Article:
On the eve of the release of ENVE’s groundbreaking 6.7 Smart System rims, I was allowed the privilege to tour ENVE’s main office and the attached production facility. Jake Pantone, ENVE’s Marketing Director, was kind enough to spend almost two hours guiding me through the development and production processes behind some of the most cutting edge (no pun intended) carbon components within the cycling industry.
Along with their recent name change from EDGE to ENVE, this Ogden, Utah based composites manufacturer has also relocated to a facility nearly twice the size of their previous location. This move has allowed ENVE to house their machine shop in house while allowing ample room for increased office space and production floor. The move into the new space occurred in January, and the slight disarray of the office spaces suggests that everyone at ENVE has been hard at work, probably having some difficulty in finding the time to really get settled in (We can sure relate to that).
Attached to their main office area is the product design engineers’ office. This is where things started to get interesting; dozens of rims, complete wheels, and various tested and damaged prototypes littered this area, organized in a frantic yet ordered manner that again hinted at high level of activity in the new office. Looking closely at some of the tested prototype rims, there were clear markings denoting failure points, loads, spoke hole notations, etc. Obviously, once Enve dialed in their aerodynamic rim shapes, there was a good deal of development in testing the new product to ensure industry-leading strength and durability.
At this point, Jake handed the tour guide reigns over to Kevin Nelson, ENVE’s chief design engineer. Kevin led us into the product testing room, where ENVE’s rims, handlebars, stems, seatposts, and all the newest prototypes are smashed, heated, exploded and otherwise abused in order to expose failure types and fashions under the most extreme conditions. While I didn’t get the opportunity to witness any of this destruction first hand, I was shown a few examples of the horrors exacted on expensive carbon components. Perhaps the most surprising of these was an ENVE All Mountain rim that had received half a dozen direct impacts from a dropped weight. Where one would normally expect carbon fiber to shatter and splinter, this rim was severely dented, and resembled what an aluminum rim would look like under the same impacts. The engineers have been hard at work, it seems. Along with a weight-dropping machine built for this purpose, three other devices filled the testing room: a custom-built jig for measuring lateral and radial deflection under load, a rear wheel driving device for testing braking response and heat deflection, and a lexan-walled box for the purpose of over inflating tires to the point of failure. I’m told that when this box is in use, it can send shock waves through the whole building! Another point of interest in this room: along one wall, dozens and dozens of rims were carefully hung, some already destroyed and others awaiting their fates. I’m not sure if even half of these were ENVE rims. The commitment here is apparently not to merely manufacture quality components, but to benchmark the best in the industry, then design something altogether superior. Jake confirmed this, and added that while ENVE relies heavily on their in-house testing, they take the extra step of having their results verified in outsourced testing.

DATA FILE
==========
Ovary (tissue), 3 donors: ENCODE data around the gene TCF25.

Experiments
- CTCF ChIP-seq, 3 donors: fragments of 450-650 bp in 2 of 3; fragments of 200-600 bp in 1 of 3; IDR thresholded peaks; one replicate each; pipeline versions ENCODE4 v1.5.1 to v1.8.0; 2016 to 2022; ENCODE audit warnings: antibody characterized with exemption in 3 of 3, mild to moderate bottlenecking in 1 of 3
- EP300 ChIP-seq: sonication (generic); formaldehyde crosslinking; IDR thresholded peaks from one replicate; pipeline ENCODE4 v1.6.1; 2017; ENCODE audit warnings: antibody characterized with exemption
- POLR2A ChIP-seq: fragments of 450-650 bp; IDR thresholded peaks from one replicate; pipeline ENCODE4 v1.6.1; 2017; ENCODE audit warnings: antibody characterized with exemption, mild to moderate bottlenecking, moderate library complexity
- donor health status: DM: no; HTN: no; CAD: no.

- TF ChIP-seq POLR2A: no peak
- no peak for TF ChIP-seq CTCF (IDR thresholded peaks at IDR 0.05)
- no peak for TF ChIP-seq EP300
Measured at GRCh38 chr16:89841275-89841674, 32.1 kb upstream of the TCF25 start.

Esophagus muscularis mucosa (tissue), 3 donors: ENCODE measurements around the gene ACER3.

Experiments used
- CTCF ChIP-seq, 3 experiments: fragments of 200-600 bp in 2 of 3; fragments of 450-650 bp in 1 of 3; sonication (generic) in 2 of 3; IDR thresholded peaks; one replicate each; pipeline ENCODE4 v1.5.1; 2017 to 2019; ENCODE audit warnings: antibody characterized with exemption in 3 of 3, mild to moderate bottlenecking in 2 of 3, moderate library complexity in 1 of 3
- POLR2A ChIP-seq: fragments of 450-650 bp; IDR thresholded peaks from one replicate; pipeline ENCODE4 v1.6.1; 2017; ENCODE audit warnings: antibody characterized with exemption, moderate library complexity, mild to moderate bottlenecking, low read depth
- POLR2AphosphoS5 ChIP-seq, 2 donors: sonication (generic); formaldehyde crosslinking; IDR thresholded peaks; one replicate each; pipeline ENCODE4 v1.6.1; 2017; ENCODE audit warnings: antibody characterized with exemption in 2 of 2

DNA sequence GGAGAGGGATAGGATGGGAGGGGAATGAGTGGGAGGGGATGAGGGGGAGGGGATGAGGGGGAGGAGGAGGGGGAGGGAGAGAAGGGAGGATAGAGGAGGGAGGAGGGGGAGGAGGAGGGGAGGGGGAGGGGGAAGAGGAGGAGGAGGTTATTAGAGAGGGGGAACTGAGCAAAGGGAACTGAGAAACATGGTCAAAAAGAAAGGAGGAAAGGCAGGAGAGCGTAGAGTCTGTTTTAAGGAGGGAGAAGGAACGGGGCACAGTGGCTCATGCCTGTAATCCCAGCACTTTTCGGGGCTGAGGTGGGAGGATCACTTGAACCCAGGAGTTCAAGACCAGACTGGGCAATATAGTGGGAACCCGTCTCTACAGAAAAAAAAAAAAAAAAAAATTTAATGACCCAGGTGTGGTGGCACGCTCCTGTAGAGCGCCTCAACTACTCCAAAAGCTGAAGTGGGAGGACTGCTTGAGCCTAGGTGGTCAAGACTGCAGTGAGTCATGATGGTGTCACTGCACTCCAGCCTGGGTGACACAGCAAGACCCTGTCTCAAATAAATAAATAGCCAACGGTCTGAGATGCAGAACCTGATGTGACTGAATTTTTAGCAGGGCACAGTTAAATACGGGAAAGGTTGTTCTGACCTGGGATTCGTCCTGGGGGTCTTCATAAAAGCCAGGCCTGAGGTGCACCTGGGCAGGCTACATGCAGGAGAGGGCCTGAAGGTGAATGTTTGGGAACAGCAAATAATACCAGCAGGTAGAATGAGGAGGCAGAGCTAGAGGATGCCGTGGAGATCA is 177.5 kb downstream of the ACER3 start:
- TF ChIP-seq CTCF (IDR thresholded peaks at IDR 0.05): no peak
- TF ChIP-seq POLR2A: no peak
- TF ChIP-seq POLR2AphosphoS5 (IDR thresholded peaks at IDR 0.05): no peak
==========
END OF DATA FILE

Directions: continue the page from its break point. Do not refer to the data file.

From here, we took a short walk through ENVE’s machine shop. This impressive facility, formerly housed off site, is essentially a crowd of very large machines that allow Enve to create the tooling and molds necessary for the creation of their prototypes and finished products.
And onward to the production floor…
Every US-manufactured Enve component begins life as a collection of flat sheets of resin-impregnated carbon fiber (or prepreg for short). These carbon sheets are precisely machine cut, then very specifically assembled by hand within a mold according to a carefully engineered layup schedule. Large sheets are rolled into tubes for frame manufacturers such as Parlee, Crumpton, and Calfee. I was allowed to watch the process of a rim being laid up by hand, which will take even the most skilled laborer twenty minutes to complete. Here I saw the bladder that is used to apply pressure on the interior of the rim. Enve uses an expensive, high quality bladder that can be removed once the molding is complete to reduce the amount of material left within the rim. As a wheel builder, I can appreciate this small production detail; some manufacturers leave so much bladder material in the rim that it can be difficult to fit nipples to spokes when lacing a wheel.
Once an ENVE component completes the high pressure / high heat molding process, the forms and bladders are removed and the component is sent to the finishing room where the rims are cleaned and seams and imperfections are sanded down smooth. The rims’ sidewalls are given special attention with a machine that precisely sands the braking surfaces to be smooth, flat, and parallel. Upon completion of this finishing, rims undergo a thorough quality control check where individual rim data is saved for future reference. When a customer experiences a potential warranty issue, this data can be helpful in determining whether or not the production or materials are at fault.
While specialty retailers such as Fair Wheel Bikes prefer to assemble and tension wheels themselves, Enve does offer complete wheelsets equipped with either DT Swiss or Chris King hubs. This in-house wheel building is handled by the capable hands of just two hard- working full time employees, who carefully lace, true, and tension balance each Enve wheel to stringent standards.